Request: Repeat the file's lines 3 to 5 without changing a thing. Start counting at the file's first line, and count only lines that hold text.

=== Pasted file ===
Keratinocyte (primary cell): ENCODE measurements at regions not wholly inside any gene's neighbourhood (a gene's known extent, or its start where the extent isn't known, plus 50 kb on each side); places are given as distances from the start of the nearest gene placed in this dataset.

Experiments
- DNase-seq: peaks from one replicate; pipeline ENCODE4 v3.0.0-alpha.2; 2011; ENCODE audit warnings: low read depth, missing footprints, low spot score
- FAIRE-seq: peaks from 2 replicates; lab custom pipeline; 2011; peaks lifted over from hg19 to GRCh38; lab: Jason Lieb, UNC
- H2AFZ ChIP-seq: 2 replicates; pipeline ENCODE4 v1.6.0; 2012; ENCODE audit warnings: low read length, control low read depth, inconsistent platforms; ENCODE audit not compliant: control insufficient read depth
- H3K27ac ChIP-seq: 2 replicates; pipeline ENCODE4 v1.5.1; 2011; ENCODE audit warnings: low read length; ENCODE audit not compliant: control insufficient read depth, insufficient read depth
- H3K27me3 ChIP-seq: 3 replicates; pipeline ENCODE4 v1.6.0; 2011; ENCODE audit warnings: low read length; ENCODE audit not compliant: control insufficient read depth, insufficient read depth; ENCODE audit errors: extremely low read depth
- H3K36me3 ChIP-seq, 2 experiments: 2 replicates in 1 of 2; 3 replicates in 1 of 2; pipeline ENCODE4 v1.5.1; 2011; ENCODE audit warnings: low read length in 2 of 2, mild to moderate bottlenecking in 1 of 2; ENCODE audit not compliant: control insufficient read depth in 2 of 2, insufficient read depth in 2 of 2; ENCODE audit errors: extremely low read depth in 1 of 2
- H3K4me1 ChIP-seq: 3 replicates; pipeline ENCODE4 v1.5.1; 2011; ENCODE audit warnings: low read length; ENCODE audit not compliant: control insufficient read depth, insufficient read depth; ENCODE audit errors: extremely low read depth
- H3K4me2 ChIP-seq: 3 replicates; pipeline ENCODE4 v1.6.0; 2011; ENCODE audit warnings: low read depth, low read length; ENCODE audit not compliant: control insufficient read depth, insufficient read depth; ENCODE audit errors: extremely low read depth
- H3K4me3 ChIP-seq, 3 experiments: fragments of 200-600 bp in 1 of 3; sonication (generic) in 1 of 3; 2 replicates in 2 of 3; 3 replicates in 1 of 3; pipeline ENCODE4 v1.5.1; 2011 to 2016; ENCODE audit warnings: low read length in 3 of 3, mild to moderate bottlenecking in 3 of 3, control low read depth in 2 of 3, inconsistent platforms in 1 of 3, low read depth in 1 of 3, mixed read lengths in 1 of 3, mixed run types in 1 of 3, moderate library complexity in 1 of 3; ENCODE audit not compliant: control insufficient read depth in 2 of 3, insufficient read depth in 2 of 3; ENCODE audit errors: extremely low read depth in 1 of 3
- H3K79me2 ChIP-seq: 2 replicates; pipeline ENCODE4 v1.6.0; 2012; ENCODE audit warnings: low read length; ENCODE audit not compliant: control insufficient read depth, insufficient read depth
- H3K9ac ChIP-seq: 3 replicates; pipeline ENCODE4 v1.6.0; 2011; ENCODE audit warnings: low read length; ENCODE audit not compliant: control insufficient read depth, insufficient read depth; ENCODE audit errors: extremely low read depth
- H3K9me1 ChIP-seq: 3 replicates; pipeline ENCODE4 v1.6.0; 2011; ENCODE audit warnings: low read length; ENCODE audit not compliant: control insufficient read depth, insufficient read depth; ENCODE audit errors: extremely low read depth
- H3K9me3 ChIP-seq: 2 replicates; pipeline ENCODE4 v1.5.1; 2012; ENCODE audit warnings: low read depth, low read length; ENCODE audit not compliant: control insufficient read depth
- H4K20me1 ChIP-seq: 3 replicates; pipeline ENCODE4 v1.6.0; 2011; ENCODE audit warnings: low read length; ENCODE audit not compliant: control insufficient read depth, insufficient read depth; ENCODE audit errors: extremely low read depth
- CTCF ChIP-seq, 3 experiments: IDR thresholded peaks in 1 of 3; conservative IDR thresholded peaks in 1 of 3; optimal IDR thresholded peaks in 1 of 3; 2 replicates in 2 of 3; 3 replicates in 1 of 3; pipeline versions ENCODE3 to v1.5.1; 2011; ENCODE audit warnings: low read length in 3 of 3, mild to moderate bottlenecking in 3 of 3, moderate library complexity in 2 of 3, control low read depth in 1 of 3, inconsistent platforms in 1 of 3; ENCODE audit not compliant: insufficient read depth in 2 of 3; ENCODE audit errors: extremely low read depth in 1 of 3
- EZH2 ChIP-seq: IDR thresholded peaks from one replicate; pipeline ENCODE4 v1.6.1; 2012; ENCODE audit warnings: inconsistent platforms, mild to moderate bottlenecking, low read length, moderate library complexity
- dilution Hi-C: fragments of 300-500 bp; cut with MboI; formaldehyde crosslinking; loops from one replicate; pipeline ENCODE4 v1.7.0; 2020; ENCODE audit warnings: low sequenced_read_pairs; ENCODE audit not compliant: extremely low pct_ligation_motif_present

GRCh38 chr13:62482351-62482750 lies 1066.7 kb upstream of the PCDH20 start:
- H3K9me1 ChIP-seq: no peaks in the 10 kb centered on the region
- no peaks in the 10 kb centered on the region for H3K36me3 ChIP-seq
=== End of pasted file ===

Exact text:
- DNase-seq: peaks from one replicate; pipeline ENCODE4 v3.0.0-alpha.2; 2011; ENCODE audit warnings: low read depth, missing footprints, low spot score
- FAIRE-seq: peaks from 2 replicates; lab custom pipeline; 2011; peaks lifted over from hg19 to GRCh38; lab: Jason Lieb, UNC
- H2AFZ ChIP-seq: 2 replicates; pipeline ENCODE4 v1.6.0; 2012; ENCODE audit warnings: low read length, control low read depth, inconsistent platforms; ENCODE audit not compliant: control insufficient read depth